Employees must understand how professional ethics will impact their role and responsibilities. Vague sentiments prioritising ‘honesty’ are significantly less impactful than actionable processes that demand transparency. Developing well-managed policies that require ethical behaviour will help employees meet individual responsibilities in their day-to-day work.
Ethical standards may reduce flexibility
All individuals within an organisation must abide by ethical standards – not just employees. In order to create policies that engender ethical behaviour, leadership may be required to sacrifice a level of autonomy when committing to an ethical code of conduct. While this commitment to ethical standards helps foster equality, it may also impact expectations regarding leading and developing people in the workplace.
Ethical codes may be insufficient to tackle new issues
Ethics are constantly changing and what was considered permissible yesterday may be considered immoral tomorrow. As social values shift and technology advances, new problems will emerge that may require us to re-evaluate our definition of ethical behaviour. But progress cannot happen without change. An organisation that is willing to view their code of ethics as a living document rather than a fixed rulebook will be able to better adapt to changing circumstances.
How to motivate ethical behaviour in the workplace
Change is a gradual but deliberate process that starts at the top. Here are eight strategies for creating an ethical workplace.
Be a visible role model for ethical behaviour
“We are what we repeatedly do. Excellence, then, is not an act but a habit”
Consistently embodying ethical behaviour is the first step to creating an ethical workplace environment. Prioritising professional ethics in your own work actively sets the tone for an organisation committed to honesty and integrity, which in turn encourages employees to mirror this behaviour.
Emphasise ethical conduct in core organisational values
Ethical conduct cannot exist in isolation from other organisational values. Rather, it must be a defining pillar of your organisation that acts as a moral compass for organisational processes and policies. How this manifests will ultimately depend on your current organisational values and industry expectations.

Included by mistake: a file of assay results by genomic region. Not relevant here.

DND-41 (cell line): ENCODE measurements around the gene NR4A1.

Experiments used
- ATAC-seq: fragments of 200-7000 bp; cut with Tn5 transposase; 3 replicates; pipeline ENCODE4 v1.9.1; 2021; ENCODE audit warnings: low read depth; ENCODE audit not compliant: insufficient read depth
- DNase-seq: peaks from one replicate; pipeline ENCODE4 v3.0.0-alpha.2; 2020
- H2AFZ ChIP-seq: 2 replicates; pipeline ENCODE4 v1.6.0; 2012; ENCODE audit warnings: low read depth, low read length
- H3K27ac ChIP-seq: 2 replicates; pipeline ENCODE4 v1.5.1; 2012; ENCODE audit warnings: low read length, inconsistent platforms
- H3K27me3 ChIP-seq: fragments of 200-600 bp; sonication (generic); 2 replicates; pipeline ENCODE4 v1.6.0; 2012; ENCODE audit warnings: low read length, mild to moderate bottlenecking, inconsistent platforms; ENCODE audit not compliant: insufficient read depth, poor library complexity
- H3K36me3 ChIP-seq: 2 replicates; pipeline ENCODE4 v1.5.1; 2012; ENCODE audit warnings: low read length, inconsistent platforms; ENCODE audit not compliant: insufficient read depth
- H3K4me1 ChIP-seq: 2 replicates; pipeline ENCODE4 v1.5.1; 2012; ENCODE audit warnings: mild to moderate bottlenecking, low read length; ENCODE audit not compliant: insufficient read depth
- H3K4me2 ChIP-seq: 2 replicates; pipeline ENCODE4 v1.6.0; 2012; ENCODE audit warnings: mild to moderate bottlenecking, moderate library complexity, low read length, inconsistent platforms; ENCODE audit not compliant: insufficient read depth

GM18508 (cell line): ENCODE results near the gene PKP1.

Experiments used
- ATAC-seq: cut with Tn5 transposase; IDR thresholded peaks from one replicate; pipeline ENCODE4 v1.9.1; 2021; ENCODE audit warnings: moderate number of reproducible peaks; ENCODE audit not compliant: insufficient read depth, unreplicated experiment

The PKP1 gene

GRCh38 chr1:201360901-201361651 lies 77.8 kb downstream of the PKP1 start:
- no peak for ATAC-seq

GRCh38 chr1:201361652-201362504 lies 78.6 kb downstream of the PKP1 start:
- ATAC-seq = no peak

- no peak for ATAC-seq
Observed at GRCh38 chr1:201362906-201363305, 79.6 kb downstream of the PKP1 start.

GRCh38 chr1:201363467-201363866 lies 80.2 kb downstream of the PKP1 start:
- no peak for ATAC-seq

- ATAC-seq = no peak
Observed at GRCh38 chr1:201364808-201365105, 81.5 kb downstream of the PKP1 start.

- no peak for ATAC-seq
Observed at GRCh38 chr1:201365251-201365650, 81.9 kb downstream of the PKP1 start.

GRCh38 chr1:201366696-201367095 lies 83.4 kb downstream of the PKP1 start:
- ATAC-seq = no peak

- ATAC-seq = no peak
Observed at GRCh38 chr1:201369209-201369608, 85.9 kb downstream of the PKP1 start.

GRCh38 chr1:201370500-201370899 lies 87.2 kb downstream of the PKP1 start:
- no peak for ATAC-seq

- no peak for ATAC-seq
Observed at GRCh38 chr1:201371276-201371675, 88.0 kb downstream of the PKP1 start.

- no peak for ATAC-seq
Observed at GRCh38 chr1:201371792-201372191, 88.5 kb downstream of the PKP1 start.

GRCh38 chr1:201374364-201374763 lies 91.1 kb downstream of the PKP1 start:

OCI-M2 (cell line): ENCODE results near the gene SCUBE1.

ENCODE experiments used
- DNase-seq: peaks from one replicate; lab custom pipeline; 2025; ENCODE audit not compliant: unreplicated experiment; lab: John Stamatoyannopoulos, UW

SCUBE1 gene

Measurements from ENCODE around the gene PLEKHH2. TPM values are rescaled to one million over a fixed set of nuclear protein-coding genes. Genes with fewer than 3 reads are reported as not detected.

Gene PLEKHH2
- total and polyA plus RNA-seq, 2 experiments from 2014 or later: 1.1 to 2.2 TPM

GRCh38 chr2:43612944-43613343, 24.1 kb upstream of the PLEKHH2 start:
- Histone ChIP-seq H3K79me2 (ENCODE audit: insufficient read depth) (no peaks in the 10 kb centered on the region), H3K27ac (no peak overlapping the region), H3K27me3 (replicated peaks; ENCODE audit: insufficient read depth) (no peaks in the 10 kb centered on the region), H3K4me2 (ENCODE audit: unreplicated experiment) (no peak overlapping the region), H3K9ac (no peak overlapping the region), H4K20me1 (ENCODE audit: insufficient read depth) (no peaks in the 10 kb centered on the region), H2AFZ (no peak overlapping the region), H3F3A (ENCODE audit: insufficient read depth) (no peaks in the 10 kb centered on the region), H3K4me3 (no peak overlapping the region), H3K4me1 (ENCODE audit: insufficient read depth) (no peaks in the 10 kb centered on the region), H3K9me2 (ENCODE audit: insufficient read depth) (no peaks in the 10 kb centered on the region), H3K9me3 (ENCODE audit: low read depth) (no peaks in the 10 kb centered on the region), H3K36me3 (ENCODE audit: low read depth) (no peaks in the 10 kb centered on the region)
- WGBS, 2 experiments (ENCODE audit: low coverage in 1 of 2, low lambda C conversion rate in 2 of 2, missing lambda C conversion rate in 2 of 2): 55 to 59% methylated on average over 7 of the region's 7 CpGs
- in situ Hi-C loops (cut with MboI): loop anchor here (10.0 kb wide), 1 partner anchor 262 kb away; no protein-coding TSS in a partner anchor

Include an ethical code in your handbook
Incorporating a clear ethical code in your organisation’s handbook can solidify your employee’s understanding of expectations. This ethical code will act as a point of reference that employees can refer to for guidance.
Integrate ethical expectations into employee accountabilities
Integrating ethical expectations into employee accountabilities ensures everyone is given the necessary tools and information to align their behaviour with broader company values. This is an effective way to institute change and maintain open communication channels.
Create safe channels for discussing ethical issues
Employees should feel empowered to voice concerns and ideas that will support your organisation’s commitment to professional ethics. Creating safe channels for discussing ethical issues may include anonymous feedback or organising regular meetings with employees to talk through ethical concerns.
Recognise and reward ethical conduct
Rewards are a powerful motivator in the workplace. Recognising and rewarding ethical conduct through promotions, financial bonuses or even just repeated positive feedback will inspire others to mimic the rewarded behaviour.
Constantly evaluate ethical code
Constantly evaluating your organisation’s ethical code is a necessary task to ensure that it is up to date with current employee concerns, modern technology, industry best practices and cultural shifts in the workplace.
Offer professional ethics training
Every person has their own unique ethical code that they abide by. This makes it substantially more difficult to align individual values with your organisation’s. Professional ethics training is a proactive approach to broadening your employees and leaders’ perspective on ethics, ensuring they have the tools to align their own values with your organisation’s ethical code.
Start building an ethical workplace today
Professional ethics is a complex area that helps us reassess our assumptions and look for empathetic and innovative solutions to problems. Whether you have a Masters degree in Philosophy or are new to the concept of ethics, there is still more to learn about its foundational role in the workplace. Ensure that your workplace has the necessary tools and training to promote ethical behaviour by providing staff with the opportunity to gain a DeakinCo. professional ethics credential endorsed by the Australian Council of Professionals.